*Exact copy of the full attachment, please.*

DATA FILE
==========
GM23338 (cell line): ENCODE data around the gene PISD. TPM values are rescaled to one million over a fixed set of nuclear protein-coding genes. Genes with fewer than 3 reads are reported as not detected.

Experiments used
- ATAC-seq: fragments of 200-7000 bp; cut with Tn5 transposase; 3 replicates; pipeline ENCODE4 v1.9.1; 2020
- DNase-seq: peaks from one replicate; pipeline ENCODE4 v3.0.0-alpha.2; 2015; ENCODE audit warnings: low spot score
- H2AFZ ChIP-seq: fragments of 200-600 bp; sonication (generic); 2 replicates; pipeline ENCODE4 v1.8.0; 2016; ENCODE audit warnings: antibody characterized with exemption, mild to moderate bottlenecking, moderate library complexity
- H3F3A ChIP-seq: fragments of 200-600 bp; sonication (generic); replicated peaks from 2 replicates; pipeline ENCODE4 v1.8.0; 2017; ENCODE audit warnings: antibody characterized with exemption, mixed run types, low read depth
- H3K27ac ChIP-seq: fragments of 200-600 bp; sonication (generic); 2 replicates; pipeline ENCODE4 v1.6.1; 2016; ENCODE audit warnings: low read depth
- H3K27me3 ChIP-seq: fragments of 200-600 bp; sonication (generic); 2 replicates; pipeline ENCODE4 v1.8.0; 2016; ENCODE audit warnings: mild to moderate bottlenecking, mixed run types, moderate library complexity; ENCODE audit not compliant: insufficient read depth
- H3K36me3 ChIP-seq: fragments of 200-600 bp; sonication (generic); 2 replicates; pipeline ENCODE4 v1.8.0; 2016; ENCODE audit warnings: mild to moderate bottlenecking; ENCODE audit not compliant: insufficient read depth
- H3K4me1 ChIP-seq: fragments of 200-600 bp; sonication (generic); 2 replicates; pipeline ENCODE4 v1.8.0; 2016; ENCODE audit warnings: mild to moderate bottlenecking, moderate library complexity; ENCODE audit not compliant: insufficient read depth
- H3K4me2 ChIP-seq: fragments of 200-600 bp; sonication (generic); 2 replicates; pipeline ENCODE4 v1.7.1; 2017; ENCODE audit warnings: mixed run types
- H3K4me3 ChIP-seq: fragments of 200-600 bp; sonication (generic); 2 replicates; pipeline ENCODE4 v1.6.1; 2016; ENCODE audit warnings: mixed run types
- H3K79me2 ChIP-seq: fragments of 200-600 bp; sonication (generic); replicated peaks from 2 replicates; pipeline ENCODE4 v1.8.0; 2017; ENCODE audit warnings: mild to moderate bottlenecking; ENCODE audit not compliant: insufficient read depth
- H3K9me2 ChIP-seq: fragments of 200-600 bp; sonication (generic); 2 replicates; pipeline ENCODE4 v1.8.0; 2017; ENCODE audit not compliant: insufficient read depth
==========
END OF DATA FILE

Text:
GM23338 (cell line): ENCODE data around the gene PISD. TPM values are rescaled to one million over a fixed set of nuclear protein-coding genes. Genes with fewer than 3 reads are reported as not detected.

Experiments used
- ATAC-seq: fragments of 200-7000 bp; cut with Tn5 transposase; 3 replicates; pipeline ENCODE4 v1.9.1; 2020
- DNase-seq: peaks from one replicate; pipeline ENCODE4 v3.0.0-alpha.2; 2015; ENCODE audit warnings: low spot score
- H2AFZ ChIP-seq: fragments of 200-600 bp; sonication (generic); 2 replicates; pipeline ENCODE4 v1.8.0; 2016; ENCODE audit warnings: antibody characterized with exemption, mild to moderate bottlenecking, moderate library complexity
- H3F3A ChIP-seq: fragments of 200-600 bp; sonication (generic); replicated peaks from 2 replicates; pipeline ENCODE4 v1.8.0; 2017; ENCODE audit warnings: antibody characterized with exemption, mixed run types, low read depth
- H3K27ac ChIP-seq: fragments of 200-600 bp; sonication (generic); 2 replicates; pipeline ENCODE4 v1.6.1; 2016; ENCODE audit warnings: low read depth
- H3K27me3 ChIP-seq: fragments of 200-600 bp; sonication (generic); 2 replicates; pipeline ENCODE4 v1.8.0; 2016; ENCODE audit warnings: mild to moderate bottlenecking, mixed run types, moderate library complexity; ENCODE audit not compliant: insufficient read depth
- H3K36me3 ChIP-seq: fragments of 200-600 bp; sonication (generic); 2 replicates; pipeline ENCODE4 v1.8.0; 2016; ENCODE audit warnings: mild to moderate bottlenecking; ENCODE audit not compliant: insufficient read depth
- H3K4me1 ChIP-seq: fragments of 200-600 bp; sonication (generic); 2 replicates; pipeline ENCODE4 v1.8.0; 2016; ENCODE audit warnings: mild to moderate bottlenecking, moderate library complexity; ENCODE audit not compliant: insufficient read depth
- H3K4me2 ChIP-seq: fragments of 200-600 bp; sonication (generic); 2 replicates; pipeline ENCODE4 v1.7.1; 2017; ENCODE audit warnings: mixed run types
- H3K4me3 ChIP-seq: fragments of 200-600 bp; sonication (generic); 2 replicates; pipeline ENCODE4 v1.6.1; 2016; ENCODE audit warnings: mixed run types
- H3K79me2 ChIP-seq: fragments of 200-600 bp; sonication (generic); replicated peaks from 2 replicates; pipeline ENCODE4 v1.8.0; 2017; ENCODE audit warnings: mild to moderate bottlenecking; ENCODE audit not compliant: insufficient read depth
- H3K9me2 ChIP-seq: fragments of 200-600 bp; sonication (generic); 2 replicates; pipeline ENCODE4 v1.8.0; 2017; ENCODE audit not compliant: insufficient read depth